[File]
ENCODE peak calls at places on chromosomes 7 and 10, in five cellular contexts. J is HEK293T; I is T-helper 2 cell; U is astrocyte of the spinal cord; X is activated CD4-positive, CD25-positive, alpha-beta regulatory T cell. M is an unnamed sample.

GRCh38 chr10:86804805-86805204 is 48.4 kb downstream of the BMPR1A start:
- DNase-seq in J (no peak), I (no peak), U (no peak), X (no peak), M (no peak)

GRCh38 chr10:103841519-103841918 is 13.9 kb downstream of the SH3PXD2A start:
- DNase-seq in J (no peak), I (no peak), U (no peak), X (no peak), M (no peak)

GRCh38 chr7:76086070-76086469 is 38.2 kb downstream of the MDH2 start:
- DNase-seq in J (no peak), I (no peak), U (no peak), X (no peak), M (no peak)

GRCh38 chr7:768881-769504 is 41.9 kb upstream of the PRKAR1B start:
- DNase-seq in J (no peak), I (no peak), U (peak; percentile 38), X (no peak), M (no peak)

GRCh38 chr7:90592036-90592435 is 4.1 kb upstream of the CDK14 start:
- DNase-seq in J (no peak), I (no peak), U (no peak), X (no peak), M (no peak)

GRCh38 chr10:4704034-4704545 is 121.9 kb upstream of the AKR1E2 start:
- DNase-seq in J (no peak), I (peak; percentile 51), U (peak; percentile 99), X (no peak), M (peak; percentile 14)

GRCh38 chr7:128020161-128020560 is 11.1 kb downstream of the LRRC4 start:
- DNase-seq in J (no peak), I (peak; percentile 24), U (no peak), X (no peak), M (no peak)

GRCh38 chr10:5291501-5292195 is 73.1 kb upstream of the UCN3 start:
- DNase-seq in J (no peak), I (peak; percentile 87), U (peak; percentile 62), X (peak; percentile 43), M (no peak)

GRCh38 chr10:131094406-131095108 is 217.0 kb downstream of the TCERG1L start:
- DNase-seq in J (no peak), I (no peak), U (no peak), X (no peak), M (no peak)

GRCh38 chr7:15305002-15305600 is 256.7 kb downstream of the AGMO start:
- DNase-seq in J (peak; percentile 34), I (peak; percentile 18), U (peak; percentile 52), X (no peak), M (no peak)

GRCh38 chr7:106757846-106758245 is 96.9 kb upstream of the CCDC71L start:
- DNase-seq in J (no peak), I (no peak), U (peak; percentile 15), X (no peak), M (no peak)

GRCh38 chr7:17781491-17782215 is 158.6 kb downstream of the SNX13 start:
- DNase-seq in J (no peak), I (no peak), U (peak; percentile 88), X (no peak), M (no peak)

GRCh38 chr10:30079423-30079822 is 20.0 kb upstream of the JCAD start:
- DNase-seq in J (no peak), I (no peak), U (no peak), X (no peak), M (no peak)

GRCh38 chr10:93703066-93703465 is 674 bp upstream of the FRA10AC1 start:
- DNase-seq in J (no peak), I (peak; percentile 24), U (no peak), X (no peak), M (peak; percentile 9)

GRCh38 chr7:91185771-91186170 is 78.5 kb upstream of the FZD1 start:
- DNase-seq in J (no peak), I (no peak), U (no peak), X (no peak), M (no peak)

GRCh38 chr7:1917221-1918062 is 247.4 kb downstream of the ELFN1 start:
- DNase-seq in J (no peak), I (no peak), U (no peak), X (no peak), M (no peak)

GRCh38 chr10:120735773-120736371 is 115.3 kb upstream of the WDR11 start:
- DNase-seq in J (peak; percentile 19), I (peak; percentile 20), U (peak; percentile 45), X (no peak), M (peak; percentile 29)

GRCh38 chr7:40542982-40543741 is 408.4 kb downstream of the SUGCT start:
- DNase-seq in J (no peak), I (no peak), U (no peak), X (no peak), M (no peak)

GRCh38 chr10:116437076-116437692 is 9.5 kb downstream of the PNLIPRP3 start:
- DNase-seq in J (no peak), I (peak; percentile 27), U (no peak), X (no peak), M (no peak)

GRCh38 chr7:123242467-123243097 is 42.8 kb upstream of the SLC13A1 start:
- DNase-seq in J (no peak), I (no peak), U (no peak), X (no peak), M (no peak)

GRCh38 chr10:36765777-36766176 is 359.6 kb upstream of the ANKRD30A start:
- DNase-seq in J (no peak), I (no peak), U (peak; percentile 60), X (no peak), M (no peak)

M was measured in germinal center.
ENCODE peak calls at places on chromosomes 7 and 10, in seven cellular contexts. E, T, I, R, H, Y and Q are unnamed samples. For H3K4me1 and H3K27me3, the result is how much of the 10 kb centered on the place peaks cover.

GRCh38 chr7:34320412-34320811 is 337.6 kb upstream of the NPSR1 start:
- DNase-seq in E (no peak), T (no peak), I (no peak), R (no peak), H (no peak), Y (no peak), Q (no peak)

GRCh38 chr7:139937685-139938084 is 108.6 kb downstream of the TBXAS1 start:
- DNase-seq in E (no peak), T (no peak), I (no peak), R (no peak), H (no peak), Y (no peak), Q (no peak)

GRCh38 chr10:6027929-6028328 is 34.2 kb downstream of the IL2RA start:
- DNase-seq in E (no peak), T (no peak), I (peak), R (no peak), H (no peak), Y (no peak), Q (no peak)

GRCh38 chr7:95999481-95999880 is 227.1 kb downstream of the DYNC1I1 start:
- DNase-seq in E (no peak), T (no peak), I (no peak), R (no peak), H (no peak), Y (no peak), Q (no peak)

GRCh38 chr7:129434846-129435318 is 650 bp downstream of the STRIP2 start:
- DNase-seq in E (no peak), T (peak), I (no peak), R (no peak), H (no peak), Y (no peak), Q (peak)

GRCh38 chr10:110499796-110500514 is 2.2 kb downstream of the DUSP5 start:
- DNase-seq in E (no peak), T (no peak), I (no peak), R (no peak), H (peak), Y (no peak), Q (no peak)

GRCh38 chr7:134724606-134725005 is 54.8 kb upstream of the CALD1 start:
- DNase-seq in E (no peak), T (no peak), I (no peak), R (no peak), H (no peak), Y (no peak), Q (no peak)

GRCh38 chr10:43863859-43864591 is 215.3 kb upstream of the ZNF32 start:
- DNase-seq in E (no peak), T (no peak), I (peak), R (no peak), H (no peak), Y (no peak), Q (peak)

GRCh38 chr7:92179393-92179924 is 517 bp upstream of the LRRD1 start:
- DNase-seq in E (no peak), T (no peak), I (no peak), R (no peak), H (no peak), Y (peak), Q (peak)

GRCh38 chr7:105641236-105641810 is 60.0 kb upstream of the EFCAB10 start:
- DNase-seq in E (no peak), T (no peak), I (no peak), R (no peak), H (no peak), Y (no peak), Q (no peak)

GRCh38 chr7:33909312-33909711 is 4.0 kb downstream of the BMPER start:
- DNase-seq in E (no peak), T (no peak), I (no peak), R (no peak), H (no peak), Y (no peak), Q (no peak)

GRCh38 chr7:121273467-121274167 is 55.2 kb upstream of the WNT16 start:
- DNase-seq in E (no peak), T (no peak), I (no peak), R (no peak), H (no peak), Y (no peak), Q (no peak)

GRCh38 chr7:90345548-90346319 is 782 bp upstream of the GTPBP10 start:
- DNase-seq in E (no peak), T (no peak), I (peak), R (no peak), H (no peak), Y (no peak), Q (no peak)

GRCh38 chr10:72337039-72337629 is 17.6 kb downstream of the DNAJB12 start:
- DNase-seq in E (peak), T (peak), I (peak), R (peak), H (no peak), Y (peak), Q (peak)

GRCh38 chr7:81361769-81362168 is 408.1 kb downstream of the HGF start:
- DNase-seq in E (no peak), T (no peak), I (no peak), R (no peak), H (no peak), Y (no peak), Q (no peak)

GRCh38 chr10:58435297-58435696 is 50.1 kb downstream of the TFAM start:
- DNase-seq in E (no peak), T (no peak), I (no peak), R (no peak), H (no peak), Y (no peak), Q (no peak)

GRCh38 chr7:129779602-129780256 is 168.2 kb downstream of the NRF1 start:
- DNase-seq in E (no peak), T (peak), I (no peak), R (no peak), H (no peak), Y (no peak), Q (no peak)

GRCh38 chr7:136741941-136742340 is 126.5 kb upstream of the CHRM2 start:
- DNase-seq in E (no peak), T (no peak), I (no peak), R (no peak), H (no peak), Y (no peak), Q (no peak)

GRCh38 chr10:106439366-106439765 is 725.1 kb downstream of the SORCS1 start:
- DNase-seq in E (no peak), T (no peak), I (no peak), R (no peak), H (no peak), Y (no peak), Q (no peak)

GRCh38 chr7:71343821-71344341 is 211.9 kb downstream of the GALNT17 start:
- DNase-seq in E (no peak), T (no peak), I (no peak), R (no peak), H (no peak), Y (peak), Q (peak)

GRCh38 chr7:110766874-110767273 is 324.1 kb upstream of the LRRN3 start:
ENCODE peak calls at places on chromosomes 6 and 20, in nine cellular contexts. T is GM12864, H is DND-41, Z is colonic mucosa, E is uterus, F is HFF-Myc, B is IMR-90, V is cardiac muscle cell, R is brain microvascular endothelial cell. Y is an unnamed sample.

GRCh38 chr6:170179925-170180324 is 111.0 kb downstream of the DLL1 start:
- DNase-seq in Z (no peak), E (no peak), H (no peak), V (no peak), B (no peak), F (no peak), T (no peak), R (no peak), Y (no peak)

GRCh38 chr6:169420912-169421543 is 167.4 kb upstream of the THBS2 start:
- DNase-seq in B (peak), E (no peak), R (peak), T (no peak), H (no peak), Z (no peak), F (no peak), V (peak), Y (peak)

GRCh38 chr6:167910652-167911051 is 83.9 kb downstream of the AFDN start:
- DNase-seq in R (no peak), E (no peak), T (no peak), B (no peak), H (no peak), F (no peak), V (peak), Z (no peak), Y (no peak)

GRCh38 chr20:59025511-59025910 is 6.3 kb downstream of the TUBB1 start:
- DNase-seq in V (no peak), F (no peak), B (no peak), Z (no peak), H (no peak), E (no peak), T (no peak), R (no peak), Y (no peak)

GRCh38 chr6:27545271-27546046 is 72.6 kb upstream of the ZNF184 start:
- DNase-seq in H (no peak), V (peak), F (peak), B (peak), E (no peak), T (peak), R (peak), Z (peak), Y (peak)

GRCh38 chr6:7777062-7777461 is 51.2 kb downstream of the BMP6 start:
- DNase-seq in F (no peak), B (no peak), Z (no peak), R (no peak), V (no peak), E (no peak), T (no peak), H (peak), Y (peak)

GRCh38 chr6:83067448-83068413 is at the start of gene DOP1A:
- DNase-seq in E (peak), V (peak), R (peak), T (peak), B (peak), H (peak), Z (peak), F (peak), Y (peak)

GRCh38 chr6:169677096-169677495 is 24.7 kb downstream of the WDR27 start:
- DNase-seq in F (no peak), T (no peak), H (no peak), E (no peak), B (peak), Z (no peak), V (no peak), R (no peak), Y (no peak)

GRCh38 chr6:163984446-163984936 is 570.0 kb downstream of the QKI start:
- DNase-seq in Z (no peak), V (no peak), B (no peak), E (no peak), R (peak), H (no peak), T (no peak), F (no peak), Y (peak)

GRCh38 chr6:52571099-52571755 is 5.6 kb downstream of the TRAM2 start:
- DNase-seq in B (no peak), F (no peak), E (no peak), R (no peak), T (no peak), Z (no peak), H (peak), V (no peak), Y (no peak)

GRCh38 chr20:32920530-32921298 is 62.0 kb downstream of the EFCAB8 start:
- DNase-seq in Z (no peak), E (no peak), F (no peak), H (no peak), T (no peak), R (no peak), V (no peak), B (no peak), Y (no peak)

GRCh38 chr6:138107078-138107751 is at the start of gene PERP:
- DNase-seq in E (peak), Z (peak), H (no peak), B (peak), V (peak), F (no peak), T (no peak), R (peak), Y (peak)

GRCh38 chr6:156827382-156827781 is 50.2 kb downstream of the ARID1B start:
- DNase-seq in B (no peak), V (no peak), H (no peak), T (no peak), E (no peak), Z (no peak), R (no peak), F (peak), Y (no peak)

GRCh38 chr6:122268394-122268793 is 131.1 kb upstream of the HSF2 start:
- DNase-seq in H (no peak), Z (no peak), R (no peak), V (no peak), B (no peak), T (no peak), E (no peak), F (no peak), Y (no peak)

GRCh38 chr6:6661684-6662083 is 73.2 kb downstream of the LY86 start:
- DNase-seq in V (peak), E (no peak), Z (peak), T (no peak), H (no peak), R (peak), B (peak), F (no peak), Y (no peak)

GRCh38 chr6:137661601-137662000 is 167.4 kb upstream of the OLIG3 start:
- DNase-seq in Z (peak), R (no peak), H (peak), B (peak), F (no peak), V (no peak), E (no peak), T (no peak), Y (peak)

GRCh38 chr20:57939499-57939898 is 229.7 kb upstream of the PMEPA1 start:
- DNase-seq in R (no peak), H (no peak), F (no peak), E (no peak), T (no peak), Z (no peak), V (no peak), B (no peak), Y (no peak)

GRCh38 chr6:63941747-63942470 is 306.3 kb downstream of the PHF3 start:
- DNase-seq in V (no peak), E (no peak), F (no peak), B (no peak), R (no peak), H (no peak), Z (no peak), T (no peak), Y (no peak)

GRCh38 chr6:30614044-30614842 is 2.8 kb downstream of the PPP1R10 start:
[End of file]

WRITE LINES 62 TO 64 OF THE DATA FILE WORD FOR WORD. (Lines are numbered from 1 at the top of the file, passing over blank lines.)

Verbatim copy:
GRCh38 chr7:92179393-92179924 is 517 bp upstream of the LRRD1 start:
- DNase-seq in E (no peak), T (no peak), I (no peak), R (no peak), H (no peak), Y (peak), Q (peak)

GRCh38 chr7:105641236-105641810 is 60.0 kb upstream of the EFCAB10 start: